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Operation Best Foot Forward media Event: First Wave of Ticketing Begins in Osceola County, City of Kissimmee & City of St. Cloud on April 18


Operation Best Foot Forward Begins in Osceola County

Osceola County Sheriff’s Office, Kissimmee Police Department and St. Cloud Police Department to start ticketing drivers who fail to yield to people in crosswalks on April 18 

WHAT: Osceola County Sheriff’s Office (OCSO), Kissimmee Police Department (KPD) and St. Cloud Police Department (SCPD) will be teaming up to conduct its first high-visibility crosswalk enforcement action on Wednesday, April 18 at four marked crosswalks starting at 8:30 am.

Dubbed Operation Best Foot Forward, plain-clothed officers cross the street at a marked crosswalk. Drivers who fail to yield to people in marked crosswalks will be cited $166 and three points on their driver’s license as Florida law requires. Since January, the three enforcement agencies have focused efforts on educating residents about the driver yield law before the April ticketing wave by handing out tip cards, participating at local events and issuing more than 165 warnings to local drivers.

WHY: The Best Foot Forward pedestrian safety program was launched in 2012 in Orange County and Osceola County in October 2017. It was in response to the alarming rate of driver versus pedestrian collisions evidenced by topping the list as the most dangerous metro area for people crossing the street. More than a pedestrian awareness campaign, Best Foot Forward is a behavior change program that focuses on getting drivers to stop for people using crosswalks, per Florida law. Best Foot Forward has proven to be effective, confirmed by the increase of driver yield rates in City of Orlando and Orange County. Specifically, the driver yield rates have increased from an average of 17% to an average of 60% on roads 35mph and lower.

Expecting the same result, Osceola County adopted the Best Foot Forward program in October 2017. The expansion into Osceola County aligns with the opening of the Kissimmee SunRail station mid-year, which authorities expect will bring more foot traffic to the downtown Kissimmee area. While the short-term goal is to increase drivers yielding to people in crosswalks, the long-term mission is to save lives by eliminating all pedestrian and driver collisions throughout Osceola County. To learn more about the expansion into the City of Kissimmee, St. Cloud and Osceola County, click here.

WHEN: Wednesday, April 18. Media are invited to Operation Best Foot Forward and will have the opportunity to speak to drivers, police officers and people walking at the crosswalks noted below.



Approximate Start Time: Agency enforcing

Nearby Schools

W. Donegan Ave. & Coral Ave.

8:30 a.m.

Osceola County SO

Highlands ES, N. Kissimmee Christian School

N. Thacker Ave. & Kissimmee Trail

(2310 N. Thacker Ave.)

9 – 11 a.m.

Kissimmee PD

Thacker Ave. ES, Osceola HS

Hoagland Blvd. & Hideaway Bay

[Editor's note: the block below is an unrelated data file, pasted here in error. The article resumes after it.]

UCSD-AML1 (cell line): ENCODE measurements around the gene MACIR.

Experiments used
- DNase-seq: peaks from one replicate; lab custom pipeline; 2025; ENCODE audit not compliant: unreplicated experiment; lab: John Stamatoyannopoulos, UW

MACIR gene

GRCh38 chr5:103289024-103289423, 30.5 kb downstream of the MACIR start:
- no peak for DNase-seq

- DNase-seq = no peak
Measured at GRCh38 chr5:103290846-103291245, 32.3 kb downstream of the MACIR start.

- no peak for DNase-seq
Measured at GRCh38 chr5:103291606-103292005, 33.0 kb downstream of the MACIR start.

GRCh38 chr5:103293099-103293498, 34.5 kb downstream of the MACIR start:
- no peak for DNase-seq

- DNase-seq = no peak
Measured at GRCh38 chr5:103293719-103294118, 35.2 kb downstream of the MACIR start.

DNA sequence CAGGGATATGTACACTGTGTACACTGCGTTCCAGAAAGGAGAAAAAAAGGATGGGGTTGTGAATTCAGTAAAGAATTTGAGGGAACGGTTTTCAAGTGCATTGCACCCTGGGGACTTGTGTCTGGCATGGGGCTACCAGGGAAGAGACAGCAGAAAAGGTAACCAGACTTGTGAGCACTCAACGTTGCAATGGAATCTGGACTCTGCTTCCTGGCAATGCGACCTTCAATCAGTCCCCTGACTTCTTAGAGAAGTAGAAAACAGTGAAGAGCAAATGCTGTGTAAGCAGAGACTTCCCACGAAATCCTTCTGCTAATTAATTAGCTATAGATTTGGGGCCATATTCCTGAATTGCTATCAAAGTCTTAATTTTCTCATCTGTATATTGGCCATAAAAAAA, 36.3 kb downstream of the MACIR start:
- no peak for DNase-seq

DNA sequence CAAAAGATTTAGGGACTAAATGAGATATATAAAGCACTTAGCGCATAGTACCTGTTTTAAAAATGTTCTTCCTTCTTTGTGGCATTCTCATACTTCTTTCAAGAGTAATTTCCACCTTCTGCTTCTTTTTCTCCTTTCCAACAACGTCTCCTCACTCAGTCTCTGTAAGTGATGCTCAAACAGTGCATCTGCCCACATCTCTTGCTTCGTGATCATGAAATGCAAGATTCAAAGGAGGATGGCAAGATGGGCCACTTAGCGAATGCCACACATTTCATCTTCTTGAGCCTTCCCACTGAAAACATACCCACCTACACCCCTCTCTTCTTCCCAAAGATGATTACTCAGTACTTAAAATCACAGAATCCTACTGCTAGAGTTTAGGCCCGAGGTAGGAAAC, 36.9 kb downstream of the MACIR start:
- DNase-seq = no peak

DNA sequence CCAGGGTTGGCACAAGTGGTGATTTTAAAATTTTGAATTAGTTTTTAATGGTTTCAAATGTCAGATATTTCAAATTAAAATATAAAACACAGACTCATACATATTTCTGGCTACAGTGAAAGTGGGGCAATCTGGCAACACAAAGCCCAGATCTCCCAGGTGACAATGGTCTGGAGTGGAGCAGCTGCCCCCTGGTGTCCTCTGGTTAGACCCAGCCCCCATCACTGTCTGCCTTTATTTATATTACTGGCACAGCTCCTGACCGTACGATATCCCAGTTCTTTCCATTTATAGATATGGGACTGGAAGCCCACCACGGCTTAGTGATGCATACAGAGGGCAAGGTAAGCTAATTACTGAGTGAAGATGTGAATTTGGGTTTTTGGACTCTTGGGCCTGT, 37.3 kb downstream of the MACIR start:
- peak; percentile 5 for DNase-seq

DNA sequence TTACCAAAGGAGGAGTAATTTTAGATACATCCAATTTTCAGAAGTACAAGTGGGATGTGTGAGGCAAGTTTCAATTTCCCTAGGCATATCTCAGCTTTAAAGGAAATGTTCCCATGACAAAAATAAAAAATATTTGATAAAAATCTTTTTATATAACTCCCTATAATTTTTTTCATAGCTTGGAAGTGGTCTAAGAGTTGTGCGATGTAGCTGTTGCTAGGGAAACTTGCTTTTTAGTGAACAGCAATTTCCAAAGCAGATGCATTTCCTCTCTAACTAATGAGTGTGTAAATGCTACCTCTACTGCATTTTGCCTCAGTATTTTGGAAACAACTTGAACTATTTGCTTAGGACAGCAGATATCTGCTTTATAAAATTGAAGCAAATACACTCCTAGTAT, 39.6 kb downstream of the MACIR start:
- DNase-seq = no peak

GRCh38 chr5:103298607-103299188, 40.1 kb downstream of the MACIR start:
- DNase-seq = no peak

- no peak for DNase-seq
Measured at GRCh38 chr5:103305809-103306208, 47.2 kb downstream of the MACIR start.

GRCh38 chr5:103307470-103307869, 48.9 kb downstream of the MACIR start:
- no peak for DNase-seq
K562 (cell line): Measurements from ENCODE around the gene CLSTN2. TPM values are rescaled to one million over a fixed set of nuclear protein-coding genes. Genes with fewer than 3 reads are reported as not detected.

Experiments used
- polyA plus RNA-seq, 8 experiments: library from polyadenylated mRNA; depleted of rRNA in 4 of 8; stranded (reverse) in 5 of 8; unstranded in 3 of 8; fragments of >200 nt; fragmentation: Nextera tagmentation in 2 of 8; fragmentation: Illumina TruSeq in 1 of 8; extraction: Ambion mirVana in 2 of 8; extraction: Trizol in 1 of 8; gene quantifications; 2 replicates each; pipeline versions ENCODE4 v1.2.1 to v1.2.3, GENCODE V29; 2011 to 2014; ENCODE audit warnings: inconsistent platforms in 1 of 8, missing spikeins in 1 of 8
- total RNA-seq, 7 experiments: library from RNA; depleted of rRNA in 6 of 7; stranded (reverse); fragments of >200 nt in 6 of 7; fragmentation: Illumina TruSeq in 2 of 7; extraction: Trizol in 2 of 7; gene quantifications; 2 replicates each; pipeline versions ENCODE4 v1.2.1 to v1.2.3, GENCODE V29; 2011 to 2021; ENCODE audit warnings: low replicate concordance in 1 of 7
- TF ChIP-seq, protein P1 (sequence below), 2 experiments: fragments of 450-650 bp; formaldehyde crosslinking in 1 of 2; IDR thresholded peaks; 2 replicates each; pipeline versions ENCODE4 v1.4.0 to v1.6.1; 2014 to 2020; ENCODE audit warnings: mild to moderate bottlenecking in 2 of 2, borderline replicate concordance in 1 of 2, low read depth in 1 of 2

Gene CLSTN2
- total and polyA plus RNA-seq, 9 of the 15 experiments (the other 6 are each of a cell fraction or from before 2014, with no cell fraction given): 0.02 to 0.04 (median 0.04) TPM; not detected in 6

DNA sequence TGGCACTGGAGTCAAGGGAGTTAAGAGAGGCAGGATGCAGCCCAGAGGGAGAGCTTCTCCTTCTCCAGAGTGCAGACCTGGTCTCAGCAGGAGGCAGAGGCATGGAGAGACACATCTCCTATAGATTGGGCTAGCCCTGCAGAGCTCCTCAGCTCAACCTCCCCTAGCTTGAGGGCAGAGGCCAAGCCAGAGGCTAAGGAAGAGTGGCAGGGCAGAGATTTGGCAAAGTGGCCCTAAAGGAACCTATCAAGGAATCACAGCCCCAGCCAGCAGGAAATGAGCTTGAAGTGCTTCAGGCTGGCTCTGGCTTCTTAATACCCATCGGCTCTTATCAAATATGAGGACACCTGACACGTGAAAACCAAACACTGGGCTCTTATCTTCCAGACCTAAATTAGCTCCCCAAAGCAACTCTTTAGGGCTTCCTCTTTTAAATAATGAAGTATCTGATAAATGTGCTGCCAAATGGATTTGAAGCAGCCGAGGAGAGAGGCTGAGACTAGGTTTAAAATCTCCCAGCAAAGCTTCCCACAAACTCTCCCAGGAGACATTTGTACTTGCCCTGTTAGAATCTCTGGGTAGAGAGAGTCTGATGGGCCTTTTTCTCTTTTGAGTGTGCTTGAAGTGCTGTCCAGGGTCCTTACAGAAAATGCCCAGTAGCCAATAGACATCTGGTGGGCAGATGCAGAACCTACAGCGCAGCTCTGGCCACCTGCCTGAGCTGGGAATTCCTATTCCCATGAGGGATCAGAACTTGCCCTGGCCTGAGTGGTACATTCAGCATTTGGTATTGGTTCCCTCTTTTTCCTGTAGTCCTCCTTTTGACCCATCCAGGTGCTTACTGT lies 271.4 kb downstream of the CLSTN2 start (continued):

11:30 a.m. – 1 p.m.

Kissimmee PD

Kissimmee ES, Kissimmee MS

Lakeshore Blvd. & Michigan Ave.

9 a.m. to 10 a.m.

St. Cloud PD


THE FACTS: The Florida Department of Highway Safety reported 132 pedestrian crashes and 13 fatalities in Osceola County in 2017. Since 2012, pedestrian fatalities in Osceola County have increased by nearly 30%. Factors such as population growth, increase in distracted driving and more vehicles on Central Florida roads are contributing to this grim trend.

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About Best Foot Forward Program in Metro Orlando  

The Best Foot Forward pedestrian safety initiative was launched in June 2012 to reduce pedestrian crashes in Metro Orlando by getting drivers to yield to people walking in marked crosswalks, as Florida law requires. More than a campaign, this “Triple-E” behavioral change process seeks to create lasting social good through the consistent and persistent application of low-cost engineering, community education, and high-visibility enforcement.

Initiated and administered by Bike/Walk Central Florida, the Best Foot Forward coalition includes MetroPlan Orlando, Orange County Government and Sheriff’s Office, Osceola County Government and Sheriff’s Office, the City of Kissimmee Government and Police Department, the City of Orlando and Police Department, the City of St. Cloud and Police Department, Florida Department of Health, School District of Osceola County, Orange County Public Schools, Orlando Health, Lynx, Winter Park Health Foundation, the Florida Department of Transportation, Orange Cycle and the University of Miami’s WalkSafe.

The long-term goal is to cut pedestrian injuries in half in ten years. The short-term goals are to increase driver yield rates by 60 percent on roads posted 35 mph and lower, and a 10 percent increase on driver yield rates year over year on roads posted 40 mph and higher. To learn more, visit


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